This is about the stories we tell ourselves. I’m puzzling over honor because I”m wading through the results of what I thought was doing the right thing. It’s not my first time to the puzzle.
I read many fables as a child that described an immediate balance in the world — The Ant and the Grasshopper; Cinderella, the good daughter who someday her prince did come. . . So as an adult, I expect reciprocity for honorable action. I know, “Let us realize the arc of the moral universe is long but it bends toward justice.” Great quote from Dr. King. It might be that sort of vision only comes in a combination of unwavering expectations of good in human nature and faith. Maybe those two things are the same and not a combination at all.
We know that we’re supposed to be good. We tell ourselves that we do the right things — even if they don’t benefit us — even if sometimes they cause us harm.
In 2009, Eric and I decided to help a young family out. They had made some bad decisions but they seemed like good people who deserved another chance. We were happy to be the ones to provide that chance (direct benefit — feeling like we were good people). We entered into a 2-year, $130,000 partnership where we carry 97% of the load.
I dearly want to believe that each individual has a similar idea of and motivation toward honor but that’s not true. Giving up that belief is a great cost, one that I’m not willing to give up easily for the rest of the world.
Are there those of you out there reading this who know me who are saying, “She can’t believe others are drawn to honor; she doesn’t like that many people.” It’s true that my perception of missing honor will knock someone off my list quicker than anything else. I’m done. I don’t understand the rules in the game that you play without a moral compass so I won’t play.
In this case, the results of my belief have not been so good. The stories that the couple is telling us, that they must tell themselves come from a place we can’t see. The stories are manipulations, having less to do with what is and more to do with getting a decision that benefits them. Mutual benefit has never really been on the table even when I feel that we keep putting it back there (at a loss). We obviously weren’t believable. Sigh.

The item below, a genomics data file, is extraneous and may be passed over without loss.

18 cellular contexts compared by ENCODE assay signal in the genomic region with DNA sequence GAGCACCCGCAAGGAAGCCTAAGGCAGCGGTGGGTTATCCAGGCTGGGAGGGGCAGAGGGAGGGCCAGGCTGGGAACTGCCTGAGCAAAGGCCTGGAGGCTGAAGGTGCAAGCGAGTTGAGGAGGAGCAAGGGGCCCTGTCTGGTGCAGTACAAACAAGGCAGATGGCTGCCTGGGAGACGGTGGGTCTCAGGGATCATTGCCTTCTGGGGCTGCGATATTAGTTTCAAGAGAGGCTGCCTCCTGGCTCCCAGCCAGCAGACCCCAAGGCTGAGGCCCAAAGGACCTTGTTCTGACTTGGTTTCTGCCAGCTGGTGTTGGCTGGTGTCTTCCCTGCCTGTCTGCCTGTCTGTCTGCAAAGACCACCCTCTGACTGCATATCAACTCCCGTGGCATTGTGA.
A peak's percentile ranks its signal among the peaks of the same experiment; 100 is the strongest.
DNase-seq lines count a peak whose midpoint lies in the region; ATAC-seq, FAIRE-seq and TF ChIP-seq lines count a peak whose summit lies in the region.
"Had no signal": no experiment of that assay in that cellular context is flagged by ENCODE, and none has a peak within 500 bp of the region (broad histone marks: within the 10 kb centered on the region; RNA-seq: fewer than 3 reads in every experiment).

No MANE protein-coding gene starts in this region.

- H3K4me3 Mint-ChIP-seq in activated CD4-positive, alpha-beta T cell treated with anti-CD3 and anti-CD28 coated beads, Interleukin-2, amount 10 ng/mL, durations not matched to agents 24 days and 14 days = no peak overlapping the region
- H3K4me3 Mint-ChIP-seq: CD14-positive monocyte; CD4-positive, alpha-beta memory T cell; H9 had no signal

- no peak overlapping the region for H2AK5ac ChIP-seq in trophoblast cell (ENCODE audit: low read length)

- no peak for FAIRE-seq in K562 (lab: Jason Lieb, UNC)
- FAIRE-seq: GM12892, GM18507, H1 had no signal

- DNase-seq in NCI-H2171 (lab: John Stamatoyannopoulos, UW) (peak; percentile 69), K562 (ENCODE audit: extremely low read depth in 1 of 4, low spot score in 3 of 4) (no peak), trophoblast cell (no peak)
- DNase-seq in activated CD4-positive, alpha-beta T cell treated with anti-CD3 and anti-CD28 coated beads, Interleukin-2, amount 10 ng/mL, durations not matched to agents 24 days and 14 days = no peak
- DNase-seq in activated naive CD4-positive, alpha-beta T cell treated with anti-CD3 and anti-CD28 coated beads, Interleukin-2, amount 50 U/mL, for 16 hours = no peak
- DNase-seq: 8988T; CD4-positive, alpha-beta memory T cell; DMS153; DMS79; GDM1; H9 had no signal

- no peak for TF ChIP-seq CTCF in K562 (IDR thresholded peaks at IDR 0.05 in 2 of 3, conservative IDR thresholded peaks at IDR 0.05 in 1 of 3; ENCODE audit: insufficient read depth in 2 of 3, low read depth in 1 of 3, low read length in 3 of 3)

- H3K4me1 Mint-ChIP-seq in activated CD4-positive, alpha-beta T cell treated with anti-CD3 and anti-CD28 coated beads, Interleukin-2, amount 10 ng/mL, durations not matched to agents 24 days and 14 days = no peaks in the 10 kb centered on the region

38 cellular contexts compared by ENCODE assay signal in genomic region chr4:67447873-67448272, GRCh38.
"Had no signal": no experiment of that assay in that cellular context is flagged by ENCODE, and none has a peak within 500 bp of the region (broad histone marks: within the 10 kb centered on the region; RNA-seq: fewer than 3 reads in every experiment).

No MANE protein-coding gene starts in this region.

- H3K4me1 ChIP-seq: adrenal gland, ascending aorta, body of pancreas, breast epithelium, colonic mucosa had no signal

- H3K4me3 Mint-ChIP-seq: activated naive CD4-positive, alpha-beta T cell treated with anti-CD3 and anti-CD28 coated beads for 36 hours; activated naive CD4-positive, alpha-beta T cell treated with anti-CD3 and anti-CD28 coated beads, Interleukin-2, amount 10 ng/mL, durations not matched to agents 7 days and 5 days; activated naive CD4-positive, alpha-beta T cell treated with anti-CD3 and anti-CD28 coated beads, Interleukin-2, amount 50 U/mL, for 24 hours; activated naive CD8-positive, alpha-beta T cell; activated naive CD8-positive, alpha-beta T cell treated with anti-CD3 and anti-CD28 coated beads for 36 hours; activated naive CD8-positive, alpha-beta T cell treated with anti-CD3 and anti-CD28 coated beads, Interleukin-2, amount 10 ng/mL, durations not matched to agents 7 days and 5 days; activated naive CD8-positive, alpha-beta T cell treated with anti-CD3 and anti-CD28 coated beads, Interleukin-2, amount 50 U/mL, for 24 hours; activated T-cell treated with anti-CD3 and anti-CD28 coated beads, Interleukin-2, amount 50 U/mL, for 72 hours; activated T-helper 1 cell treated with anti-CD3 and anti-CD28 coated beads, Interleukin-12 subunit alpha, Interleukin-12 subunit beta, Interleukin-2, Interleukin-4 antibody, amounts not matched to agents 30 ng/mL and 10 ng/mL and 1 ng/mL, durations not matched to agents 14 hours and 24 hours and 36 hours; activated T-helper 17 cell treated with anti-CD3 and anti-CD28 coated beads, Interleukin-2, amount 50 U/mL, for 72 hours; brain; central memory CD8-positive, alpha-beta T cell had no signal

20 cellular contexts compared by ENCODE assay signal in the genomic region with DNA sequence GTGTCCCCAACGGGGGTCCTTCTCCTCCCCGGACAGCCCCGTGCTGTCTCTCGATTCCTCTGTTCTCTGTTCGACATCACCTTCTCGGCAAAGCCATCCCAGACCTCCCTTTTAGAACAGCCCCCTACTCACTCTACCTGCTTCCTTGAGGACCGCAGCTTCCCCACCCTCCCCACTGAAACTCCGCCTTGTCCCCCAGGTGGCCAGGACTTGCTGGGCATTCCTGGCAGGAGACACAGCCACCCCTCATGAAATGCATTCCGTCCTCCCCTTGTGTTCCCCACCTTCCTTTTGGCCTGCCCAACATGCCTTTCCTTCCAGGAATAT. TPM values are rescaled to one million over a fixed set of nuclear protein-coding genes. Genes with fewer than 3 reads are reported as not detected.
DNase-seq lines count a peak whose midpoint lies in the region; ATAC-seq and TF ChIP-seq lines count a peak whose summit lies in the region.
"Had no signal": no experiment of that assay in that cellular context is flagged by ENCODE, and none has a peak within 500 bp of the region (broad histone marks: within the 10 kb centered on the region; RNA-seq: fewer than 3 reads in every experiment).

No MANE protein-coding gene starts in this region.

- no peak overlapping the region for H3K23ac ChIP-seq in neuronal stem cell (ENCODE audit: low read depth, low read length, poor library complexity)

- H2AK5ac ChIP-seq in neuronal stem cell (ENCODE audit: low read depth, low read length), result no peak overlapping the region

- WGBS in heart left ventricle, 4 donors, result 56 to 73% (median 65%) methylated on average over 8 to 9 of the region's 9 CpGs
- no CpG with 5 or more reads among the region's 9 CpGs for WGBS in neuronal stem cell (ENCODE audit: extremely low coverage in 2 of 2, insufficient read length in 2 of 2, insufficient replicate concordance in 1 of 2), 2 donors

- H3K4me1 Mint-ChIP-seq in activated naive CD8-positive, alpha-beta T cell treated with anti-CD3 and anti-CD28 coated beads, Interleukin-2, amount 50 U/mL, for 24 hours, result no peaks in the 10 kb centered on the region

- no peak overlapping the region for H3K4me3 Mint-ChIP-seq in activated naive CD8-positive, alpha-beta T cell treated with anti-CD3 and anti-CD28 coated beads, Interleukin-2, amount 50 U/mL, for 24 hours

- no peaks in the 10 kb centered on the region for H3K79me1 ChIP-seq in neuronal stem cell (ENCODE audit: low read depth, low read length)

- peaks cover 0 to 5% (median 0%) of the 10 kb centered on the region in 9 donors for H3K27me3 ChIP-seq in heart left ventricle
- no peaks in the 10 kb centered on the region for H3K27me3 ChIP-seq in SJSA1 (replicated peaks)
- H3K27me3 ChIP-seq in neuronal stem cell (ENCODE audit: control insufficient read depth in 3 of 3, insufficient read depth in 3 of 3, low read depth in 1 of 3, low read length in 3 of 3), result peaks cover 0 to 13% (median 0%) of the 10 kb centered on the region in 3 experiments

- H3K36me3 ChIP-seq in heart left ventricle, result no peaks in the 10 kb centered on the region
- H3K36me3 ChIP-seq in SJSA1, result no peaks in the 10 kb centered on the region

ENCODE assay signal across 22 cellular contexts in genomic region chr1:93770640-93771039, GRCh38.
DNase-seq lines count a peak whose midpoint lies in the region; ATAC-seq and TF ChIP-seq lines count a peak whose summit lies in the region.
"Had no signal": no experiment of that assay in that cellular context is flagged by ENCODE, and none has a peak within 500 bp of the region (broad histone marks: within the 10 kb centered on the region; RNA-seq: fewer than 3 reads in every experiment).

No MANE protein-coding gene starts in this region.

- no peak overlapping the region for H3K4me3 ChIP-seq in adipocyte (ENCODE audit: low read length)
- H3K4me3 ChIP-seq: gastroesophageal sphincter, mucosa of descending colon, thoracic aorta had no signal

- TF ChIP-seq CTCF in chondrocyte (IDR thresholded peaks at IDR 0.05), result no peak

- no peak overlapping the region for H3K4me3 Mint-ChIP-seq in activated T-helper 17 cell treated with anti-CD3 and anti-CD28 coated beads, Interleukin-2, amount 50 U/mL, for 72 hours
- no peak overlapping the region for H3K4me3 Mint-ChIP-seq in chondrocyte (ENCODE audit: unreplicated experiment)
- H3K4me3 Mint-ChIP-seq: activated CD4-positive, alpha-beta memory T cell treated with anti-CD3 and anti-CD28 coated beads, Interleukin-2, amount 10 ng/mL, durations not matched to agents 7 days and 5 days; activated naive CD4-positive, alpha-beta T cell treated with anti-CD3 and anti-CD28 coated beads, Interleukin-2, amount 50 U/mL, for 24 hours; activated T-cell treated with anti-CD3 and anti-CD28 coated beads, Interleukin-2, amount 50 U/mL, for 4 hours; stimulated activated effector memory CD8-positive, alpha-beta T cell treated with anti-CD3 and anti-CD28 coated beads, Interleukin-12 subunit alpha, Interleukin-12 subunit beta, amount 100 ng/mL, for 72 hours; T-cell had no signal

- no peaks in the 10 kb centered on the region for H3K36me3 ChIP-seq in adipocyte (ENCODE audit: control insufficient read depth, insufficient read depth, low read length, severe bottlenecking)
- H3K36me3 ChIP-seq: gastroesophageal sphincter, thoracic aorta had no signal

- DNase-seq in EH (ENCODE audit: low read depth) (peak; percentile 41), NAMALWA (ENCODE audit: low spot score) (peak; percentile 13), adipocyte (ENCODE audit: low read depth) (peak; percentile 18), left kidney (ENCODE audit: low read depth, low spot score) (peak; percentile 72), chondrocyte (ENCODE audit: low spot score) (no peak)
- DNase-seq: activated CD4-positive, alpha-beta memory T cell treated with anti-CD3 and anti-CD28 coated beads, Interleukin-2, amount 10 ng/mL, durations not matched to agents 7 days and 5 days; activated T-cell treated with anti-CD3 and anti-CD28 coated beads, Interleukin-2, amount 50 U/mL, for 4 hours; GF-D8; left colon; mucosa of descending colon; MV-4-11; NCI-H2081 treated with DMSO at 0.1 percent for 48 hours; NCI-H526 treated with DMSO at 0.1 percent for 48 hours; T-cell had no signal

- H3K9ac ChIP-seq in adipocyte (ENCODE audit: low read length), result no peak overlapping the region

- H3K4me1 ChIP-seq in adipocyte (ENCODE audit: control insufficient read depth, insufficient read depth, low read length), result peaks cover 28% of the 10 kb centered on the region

Their stories include righteous needs with no contribution to the problem. I expect that they consider their words are honorable words.
To us, the stories are blatantly untrue. I’m very puzzled as to how these two perspectives can be reconciled. How can you look at something and tell yourself that it’s something else? However, I’m not outside of that same fault line. I don’t think you are either.
Can honor mean focusing on family benefits first and foremost? I understand paying attention to an inner circle first; but when that happens (I said if but then realized that it always happens at some point), it’s wrong to tell ourselves a fable that makes our actions honorable.
We need to acknowledge that we do what we do for selfish reasons and not try to polish off the smoot. And we need to carry a little shame as the cost. Maybe that’s what people mean when they say, “It is what it is.”
If you don’t know me and while you’re reading this you think, “What an idiot to get in to a deal without more leverage! I think I’ll see if I can arrange a partnership too,” I’m all tapped out for now. Maybe you can catch me later, if you appear to me to be in need and a good person. And maybe you can’t. It depends on what I’m willing to give up. Optimism or cash.
How about the rest of you? What would you choose?